In the world of 3D printing, there are always new ways to make things. Whether it’s with new technology or new materials, the industry is always looking for innovations. Krill Design is a perfect example. Indeed, this Milanese startup manages to 3D print furniture with orange peels, lemon peels and coffee grounds. Yes, that’s right: the startup uses food waste to design interior furniture, including lamps, magazine holders or even flower pots. To obtain this material, named Rekrill, the process is the same for any type of waste. The first step is to dry the waste, and then chop it up so that it is micronized. Finally, the resulting pellet is heated and extruded into filament by Prusa and Creality’s FDM 3D printers. This manufacturing technique is an example of greener production, as it limits the use of plastic, and all materials are 100% recycled, biodegradable and compostable.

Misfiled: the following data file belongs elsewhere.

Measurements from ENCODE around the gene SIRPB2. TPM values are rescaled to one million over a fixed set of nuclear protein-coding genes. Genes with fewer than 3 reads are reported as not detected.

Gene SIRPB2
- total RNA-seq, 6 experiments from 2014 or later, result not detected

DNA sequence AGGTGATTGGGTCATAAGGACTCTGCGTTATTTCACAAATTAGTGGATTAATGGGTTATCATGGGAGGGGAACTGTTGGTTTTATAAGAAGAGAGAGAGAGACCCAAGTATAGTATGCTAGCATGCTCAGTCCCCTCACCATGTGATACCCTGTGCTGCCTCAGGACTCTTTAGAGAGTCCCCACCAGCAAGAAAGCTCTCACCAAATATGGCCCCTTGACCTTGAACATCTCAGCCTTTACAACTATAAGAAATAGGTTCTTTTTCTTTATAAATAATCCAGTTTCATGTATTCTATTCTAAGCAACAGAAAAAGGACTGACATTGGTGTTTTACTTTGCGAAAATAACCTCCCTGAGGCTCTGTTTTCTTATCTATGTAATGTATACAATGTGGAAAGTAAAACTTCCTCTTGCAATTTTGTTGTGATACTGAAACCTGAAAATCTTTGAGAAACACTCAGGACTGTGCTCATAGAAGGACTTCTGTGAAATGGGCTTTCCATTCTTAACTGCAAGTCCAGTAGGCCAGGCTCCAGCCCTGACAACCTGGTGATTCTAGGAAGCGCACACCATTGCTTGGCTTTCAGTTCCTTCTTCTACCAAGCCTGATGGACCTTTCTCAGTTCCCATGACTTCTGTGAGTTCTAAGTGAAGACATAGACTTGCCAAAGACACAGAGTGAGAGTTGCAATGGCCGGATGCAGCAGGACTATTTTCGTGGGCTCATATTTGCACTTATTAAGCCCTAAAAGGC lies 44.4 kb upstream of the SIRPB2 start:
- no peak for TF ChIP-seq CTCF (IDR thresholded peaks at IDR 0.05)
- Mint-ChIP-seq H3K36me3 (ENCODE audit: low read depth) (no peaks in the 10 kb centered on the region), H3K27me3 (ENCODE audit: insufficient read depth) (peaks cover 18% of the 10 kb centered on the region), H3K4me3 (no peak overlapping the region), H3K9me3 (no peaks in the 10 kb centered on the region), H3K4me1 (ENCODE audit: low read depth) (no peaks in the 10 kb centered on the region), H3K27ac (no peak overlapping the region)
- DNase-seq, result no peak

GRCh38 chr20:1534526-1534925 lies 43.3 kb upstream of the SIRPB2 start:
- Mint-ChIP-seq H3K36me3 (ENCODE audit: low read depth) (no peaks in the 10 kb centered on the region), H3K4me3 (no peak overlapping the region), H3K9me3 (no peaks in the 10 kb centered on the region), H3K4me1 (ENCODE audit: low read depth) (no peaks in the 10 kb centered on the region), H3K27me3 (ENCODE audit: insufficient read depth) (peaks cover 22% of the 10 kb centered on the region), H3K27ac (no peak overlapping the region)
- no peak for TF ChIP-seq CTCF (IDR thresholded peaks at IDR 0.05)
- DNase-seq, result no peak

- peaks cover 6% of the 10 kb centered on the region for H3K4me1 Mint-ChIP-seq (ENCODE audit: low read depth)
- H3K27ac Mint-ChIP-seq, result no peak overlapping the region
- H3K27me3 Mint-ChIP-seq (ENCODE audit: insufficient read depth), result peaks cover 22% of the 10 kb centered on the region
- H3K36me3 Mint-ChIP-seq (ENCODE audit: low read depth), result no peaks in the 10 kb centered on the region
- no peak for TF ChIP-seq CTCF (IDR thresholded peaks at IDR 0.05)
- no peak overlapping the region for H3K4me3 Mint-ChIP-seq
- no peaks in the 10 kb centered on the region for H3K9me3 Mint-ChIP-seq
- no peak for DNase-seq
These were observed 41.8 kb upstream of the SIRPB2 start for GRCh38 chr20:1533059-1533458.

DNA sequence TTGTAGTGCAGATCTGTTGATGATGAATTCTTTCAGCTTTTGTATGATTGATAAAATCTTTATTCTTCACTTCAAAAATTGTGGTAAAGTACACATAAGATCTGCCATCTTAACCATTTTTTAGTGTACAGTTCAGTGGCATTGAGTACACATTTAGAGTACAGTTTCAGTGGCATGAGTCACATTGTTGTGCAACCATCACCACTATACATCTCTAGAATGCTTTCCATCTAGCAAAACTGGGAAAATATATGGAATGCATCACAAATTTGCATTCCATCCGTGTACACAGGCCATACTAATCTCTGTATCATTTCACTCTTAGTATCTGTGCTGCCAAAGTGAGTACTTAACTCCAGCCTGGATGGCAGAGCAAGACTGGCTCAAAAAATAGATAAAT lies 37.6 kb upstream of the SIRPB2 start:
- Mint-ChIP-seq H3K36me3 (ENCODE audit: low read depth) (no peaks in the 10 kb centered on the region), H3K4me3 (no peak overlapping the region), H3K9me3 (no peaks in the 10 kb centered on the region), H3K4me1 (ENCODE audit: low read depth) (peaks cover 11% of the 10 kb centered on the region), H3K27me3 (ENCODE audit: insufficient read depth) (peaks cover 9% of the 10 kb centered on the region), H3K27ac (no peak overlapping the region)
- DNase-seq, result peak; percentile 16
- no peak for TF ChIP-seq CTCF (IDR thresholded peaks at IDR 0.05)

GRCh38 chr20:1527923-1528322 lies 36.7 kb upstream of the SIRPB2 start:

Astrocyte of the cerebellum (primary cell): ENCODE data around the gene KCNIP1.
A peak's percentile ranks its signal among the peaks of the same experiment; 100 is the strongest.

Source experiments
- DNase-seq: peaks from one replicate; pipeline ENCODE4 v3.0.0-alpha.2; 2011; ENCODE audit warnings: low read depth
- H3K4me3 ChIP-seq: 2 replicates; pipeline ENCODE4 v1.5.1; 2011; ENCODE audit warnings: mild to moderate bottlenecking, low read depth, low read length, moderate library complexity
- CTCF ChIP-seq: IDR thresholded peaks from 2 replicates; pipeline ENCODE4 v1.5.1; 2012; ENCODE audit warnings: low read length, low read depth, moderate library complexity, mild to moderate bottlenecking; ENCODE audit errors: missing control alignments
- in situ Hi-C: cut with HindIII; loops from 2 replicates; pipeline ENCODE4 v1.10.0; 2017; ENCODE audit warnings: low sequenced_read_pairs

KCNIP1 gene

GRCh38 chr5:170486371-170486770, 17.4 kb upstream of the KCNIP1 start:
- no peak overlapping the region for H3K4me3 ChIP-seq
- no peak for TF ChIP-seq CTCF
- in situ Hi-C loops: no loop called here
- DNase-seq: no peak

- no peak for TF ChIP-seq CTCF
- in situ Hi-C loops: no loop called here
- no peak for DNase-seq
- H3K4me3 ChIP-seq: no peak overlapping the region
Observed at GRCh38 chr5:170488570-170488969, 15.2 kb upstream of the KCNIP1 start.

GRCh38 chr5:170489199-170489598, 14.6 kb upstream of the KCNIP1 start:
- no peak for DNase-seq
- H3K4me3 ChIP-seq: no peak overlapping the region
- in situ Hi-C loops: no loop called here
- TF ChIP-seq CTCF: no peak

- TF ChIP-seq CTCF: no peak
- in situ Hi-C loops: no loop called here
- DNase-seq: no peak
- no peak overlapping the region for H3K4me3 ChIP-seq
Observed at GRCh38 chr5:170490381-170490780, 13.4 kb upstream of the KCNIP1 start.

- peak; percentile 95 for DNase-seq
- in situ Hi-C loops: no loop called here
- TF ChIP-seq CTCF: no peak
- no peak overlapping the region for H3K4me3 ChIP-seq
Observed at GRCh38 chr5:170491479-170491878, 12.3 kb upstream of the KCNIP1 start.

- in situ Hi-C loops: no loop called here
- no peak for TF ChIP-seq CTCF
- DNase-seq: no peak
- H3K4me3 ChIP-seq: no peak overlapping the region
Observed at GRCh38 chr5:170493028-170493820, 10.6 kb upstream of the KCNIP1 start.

Steelcase is one of the major players in office furniture. The company turned to additive manufacturing to create a new version of the SILQ, their office chair. It was designed to be more adapted to the user’s morphology, and thus, improve comfort. The company collaborated with Fast Radius and Carbon to benefit from 3D technologies. Thanks to these technologies, armrests with a lattice structure could be 3D printed. In detail, they have been divided into four zones, where each part is designed to adapt to the user’s behavior. The chair will thus be more comfortable depending on the position of the person. For example, if the user puts his elbow down or extends his arm completely, the SILQ will modify the way the user sits. In addition, the use of 3D printing in the manufacturing of the office chair has allowed to save 70% of materials.